Some elements have been removed or dumbed down from the previous games. The town portal spell is automatically given to your characters, which removes the use of magic scrolls and spell books. Your levels automatically adjust your stats, and you no longer have a skill tree to work with. All abilities are unlocked through progression, and its only a matter of which you decide to use rather than what path you wish to take with that particular character. No longer can you spam potions in battle to heal yourself. Using a potion results in that item having a cooldown. Typically enemies will drop the occasional health orb, which automatically restores some health to you and all party members, but without equipment properties to boost the HP gain from those health orbs, your character may not get that much of a healthy return.
Followers have gained a bit more attention this time around as well. For players who wish to play without other real players, these NPCs can tag along, sometimes for a price. As they battle at your side, they too will gain experience, and you can control their skill trees as well as manage their equipment. Like the look of that sword, but cannot use it? Your Templar ally would be thankful to take it off your hands and slaughter the hordes of hell with it for you. While they cannot function as a pack mule like followers in games like Fallout, it is nice to be able to outfit them to a certain degree. Followers can be downed for several seconds should they lose all their health, but they never completely die. Healing them is simple enough, done through the automatic health orb drops from enemies.
Equipment. Spoils of war. Loot. Drops. Goodies. The Diablo
series has always used randomized loot drops, and naturally this returns. Tossing the corpses of the dead, slaughtering foes, searching the broken down cabinets...all these options may bring forth a nice, shiny piece of equipment to add to your character, sell for money, or salvage. Normal, non-special gear is not worth much, and if it lacks in magical properties, sometimes its better off being left behind. However, better gear is not too rare a find, and worth much more to keep. Salvaging the better gear at the blacksmith gives you materials to possibly make even more powerful weapons. This in and of itself can be a coin toss; using all your valuable resources to make that fine looking bow or helm may be worthless if you find an even better version after your next slaughter fest.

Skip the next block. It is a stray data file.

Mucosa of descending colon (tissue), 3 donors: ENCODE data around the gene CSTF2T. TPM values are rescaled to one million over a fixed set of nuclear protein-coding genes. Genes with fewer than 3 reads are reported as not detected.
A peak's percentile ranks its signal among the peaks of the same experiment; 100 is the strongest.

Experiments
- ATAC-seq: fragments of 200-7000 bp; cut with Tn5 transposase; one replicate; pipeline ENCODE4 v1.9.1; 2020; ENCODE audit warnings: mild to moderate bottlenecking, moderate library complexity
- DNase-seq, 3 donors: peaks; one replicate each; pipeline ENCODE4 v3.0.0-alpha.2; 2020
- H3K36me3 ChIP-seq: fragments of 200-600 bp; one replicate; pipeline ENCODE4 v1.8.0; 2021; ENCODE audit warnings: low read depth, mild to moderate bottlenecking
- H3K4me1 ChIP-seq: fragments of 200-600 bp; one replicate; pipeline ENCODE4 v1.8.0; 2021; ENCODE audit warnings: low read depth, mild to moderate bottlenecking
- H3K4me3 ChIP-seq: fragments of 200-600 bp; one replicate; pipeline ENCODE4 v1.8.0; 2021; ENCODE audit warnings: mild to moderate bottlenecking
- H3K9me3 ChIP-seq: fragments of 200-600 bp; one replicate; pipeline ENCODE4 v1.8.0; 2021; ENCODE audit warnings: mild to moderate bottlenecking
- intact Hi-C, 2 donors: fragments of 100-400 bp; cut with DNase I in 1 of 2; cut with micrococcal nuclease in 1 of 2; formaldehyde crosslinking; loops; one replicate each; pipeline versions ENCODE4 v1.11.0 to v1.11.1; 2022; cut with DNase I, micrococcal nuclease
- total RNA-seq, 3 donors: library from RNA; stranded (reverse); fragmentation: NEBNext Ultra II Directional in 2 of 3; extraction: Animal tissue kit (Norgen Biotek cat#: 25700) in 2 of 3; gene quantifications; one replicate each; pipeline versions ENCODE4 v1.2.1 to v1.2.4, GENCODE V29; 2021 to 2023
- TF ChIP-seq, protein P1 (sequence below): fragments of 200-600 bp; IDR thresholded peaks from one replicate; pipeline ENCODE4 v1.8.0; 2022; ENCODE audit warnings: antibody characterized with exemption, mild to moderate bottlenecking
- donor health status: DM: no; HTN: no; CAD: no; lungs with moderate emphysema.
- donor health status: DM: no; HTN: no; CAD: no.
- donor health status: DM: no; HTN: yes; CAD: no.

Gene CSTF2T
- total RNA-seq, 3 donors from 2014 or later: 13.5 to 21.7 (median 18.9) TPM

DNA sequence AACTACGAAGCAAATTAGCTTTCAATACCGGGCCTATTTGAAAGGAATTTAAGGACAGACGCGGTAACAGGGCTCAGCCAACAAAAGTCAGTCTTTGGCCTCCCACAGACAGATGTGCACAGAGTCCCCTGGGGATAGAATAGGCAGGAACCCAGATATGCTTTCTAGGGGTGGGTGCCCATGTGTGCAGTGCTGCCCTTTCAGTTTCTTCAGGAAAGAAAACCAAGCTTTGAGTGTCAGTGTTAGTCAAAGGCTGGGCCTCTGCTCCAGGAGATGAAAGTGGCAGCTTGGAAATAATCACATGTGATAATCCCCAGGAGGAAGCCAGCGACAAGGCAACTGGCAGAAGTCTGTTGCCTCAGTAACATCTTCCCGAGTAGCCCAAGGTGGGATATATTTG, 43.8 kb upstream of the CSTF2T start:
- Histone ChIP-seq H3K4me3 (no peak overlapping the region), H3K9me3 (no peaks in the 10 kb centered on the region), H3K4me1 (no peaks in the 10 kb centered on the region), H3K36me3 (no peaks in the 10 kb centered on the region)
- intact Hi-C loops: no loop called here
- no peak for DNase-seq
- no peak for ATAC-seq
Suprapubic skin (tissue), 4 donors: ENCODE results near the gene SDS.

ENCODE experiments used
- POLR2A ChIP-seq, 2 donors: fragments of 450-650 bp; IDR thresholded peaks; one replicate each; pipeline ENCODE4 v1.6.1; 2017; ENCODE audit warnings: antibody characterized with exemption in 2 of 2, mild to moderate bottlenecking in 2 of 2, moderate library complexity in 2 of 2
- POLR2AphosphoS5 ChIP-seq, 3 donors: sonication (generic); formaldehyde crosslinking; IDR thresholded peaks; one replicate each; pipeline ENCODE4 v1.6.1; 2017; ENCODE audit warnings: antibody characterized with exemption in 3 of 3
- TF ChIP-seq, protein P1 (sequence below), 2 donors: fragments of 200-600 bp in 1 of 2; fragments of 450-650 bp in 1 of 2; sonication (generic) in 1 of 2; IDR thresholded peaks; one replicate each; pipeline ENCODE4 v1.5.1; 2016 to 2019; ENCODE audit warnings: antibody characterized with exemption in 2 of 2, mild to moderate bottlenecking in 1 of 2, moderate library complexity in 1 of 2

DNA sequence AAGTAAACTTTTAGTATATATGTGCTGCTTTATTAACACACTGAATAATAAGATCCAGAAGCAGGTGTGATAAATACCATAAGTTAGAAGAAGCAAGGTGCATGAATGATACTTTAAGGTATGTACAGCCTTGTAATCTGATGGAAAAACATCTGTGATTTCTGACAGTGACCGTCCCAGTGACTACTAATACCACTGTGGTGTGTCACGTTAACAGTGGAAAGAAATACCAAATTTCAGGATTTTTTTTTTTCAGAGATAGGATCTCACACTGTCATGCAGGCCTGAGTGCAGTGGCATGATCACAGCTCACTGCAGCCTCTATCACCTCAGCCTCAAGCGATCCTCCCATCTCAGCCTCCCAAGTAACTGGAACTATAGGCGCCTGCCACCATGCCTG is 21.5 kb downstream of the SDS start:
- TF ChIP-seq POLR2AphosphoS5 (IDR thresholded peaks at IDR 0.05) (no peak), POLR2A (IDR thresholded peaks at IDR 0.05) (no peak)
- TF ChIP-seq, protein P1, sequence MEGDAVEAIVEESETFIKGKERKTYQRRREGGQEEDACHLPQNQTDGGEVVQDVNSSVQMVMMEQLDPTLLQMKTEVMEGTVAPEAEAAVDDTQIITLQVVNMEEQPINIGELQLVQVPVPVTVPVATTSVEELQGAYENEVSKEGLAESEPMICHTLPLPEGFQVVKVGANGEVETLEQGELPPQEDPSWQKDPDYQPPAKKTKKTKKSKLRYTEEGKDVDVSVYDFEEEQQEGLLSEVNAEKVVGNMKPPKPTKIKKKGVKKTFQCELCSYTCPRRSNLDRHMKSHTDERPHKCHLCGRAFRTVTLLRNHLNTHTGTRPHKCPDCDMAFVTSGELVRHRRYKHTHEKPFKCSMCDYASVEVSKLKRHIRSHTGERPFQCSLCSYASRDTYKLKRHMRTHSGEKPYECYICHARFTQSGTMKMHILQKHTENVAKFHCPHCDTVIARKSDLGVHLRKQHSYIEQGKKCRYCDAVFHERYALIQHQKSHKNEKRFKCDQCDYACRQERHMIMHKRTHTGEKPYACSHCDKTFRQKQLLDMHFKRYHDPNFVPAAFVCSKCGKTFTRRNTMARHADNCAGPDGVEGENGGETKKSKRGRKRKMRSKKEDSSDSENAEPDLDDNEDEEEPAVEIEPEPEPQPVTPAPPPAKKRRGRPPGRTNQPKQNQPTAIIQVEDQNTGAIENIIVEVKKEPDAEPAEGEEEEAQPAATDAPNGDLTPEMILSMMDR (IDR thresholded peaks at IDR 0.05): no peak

As with any game heavily rooted in online play, how well your gaming experience goes will be determined by three things: your fellow players, having an internet connection, and the gameís servers. While playing solo is certainly an option, having no control over functioning servers can create a large issue. In these early days, Blizzardís servers go down randomly. Other issues plague the online, such issues with logging in, receiving the dreaded error 37 preventing players from accessing servers. Have a slower connection? Be wary of frequent bouts of lag and hesitating gameplay. As frustrating as it is to lag out of a game with other people, thereís even more rage inducing madness to be had when you lag out of your own single player game.
With maps and events that randomize, multiple classes and skill trees for each class, online multiplayer, and increasing difficulties to slaughter the fiends of hell on, Diablo III
offers a great amount of replayability. There are a good number of achievements to unlock, which also open up a multitude of designs for your characterís banner. With all the random loot to collect, you will be forever in search of better items to outfit your character. If you are willing to spend the money you can always drop by the Auction House, however with the prices for legendary items and rare gear, finding these items yourself makes for a better, more rewarding experience.
If you can look beyond the server issues, Diablo III
is a fun, highly entertaining game. Personally, I only had a few issues regarding server errors, but I knew beforehand once I checked Twitter feeds for Diablo. I felt that one storyline in particular was left fairly open ended. Either I simply was unlucky enough to stumble upon a tome/scroll explaining more, or Blizzard is simply waiting to provide more answers with an expansion. Regardless of the few minor problems with the Blizzard servers, Diablo III
has not failed to entertain.